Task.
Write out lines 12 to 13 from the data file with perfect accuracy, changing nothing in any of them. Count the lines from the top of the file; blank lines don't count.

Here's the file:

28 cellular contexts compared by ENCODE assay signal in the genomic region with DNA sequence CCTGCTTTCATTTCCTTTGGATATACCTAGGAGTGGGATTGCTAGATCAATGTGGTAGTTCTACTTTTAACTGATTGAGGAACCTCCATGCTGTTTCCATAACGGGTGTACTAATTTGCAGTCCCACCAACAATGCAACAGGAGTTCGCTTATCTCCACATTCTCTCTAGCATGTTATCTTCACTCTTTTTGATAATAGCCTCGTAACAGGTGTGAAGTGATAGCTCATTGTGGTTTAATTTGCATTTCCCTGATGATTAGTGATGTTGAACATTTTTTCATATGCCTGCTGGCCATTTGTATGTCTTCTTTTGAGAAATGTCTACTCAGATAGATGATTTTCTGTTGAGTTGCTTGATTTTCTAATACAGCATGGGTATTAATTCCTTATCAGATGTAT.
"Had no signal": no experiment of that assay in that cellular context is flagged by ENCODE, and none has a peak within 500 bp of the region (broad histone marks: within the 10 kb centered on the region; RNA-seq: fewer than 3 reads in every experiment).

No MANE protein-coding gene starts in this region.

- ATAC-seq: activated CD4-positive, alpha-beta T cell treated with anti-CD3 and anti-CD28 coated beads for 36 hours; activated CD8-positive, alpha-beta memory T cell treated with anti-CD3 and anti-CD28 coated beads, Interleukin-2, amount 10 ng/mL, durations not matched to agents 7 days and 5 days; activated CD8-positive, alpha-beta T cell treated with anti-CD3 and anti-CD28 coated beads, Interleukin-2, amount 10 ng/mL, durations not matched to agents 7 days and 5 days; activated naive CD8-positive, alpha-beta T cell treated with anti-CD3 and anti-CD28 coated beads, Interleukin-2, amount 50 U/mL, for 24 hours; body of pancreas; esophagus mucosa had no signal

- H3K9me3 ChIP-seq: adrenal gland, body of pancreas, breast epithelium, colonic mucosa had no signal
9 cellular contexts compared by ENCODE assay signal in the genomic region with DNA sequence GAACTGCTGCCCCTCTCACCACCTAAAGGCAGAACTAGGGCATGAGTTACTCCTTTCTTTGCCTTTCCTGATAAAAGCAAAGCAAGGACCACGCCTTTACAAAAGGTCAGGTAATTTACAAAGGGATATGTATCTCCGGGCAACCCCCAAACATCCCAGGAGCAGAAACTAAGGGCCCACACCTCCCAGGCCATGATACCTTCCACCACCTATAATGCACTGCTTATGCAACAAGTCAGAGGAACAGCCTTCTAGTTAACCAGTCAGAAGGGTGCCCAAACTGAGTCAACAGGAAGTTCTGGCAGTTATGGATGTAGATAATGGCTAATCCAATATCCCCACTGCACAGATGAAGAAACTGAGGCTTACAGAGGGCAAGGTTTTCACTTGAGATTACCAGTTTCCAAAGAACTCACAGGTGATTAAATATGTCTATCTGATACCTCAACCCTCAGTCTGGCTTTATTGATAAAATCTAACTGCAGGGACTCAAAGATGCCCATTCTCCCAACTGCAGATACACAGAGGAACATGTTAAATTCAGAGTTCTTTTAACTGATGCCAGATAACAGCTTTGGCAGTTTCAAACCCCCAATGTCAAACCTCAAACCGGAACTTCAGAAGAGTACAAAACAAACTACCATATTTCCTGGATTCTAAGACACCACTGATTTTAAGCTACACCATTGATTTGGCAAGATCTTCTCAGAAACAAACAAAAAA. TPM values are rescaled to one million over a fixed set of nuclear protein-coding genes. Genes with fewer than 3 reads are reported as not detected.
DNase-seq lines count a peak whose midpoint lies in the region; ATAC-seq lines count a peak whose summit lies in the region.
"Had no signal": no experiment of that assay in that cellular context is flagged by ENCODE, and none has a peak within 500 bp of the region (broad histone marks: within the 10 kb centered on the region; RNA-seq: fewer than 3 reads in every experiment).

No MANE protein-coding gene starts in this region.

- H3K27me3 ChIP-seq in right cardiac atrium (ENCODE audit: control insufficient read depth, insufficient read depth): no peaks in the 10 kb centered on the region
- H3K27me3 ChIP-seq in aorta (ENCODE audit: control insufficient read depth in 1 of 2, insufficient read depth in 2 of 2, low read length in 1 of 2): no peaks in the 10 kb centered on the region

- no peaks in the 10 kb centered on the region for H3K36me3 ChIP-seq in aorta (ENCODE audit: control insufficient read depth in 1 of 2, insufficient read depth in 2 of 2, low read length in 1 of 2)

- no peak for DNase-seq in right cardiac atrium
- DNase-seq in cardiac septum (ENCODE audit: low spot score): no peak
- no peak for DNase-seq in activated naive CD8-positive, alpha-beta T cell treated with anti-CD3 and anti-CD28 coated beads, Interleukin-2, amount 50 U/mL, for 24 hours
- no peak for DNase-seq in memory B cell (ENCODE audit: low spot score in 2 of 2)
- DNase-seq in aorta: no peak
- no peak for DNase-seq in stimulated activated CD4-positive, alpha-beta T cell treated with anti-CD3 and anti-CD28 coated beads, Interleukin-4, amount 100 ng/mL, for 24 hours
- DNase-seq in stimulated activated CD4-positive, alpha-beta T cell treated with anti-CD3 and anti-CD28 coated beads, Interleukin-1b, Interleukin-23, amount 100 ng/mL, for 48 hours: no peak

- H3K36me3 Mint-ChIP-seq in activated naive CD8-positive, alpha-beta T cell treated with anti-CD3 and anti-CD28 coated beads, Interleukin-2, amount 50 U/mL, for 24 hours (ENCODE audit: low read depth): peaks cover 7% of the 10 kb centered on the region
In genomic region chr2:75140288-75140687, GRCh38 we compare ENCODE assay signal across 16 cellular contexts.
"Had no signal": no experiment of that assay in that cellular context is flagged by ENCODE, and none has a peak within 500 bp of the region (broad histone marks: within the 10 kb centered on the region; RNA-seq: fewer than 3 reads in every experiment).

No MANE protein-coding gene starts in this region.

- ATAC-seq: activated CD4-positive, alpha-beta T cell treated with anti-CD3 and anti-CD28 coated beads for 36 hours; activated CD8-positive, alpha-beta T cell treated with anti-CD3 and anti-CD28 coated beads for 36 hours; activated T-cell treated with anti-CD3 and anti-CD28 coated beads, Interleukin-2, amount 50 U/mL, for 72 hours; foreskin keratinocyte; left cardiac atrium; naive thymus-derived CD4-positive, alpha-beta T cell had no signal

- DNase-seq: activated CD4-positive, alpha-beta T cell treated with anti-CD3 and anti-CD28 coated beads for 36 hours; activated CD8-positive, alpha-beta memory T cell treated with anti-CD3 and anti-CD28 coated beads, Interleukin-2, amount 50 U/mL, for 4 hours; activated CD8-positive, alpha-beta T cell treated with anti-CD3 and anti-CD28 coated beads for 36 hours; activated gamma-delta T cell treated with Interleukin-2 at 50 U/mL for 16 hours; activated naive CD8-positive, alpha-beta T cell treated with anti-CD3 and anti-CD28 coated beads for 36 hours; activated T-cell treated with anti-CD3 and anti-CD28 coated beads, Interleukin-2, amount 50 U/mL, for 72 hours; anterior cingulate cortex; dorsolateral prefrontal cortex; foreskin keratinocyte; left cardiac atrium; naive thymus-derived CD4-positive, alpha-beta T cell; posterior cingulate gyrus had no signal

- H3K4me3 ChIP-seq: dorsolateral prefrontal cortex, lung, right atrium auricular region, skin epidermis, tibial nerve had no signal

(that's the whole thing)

- no peaks in the 10 kb centered on the region for H3K36me3 ChIP-seq in aorta (ENCODE audit: control insufficient read depth in 1 of 2, insufficient read depth in 2 of 2, low read length in 1 of 2)

- no peak for DNase-seq in right cardiac atrium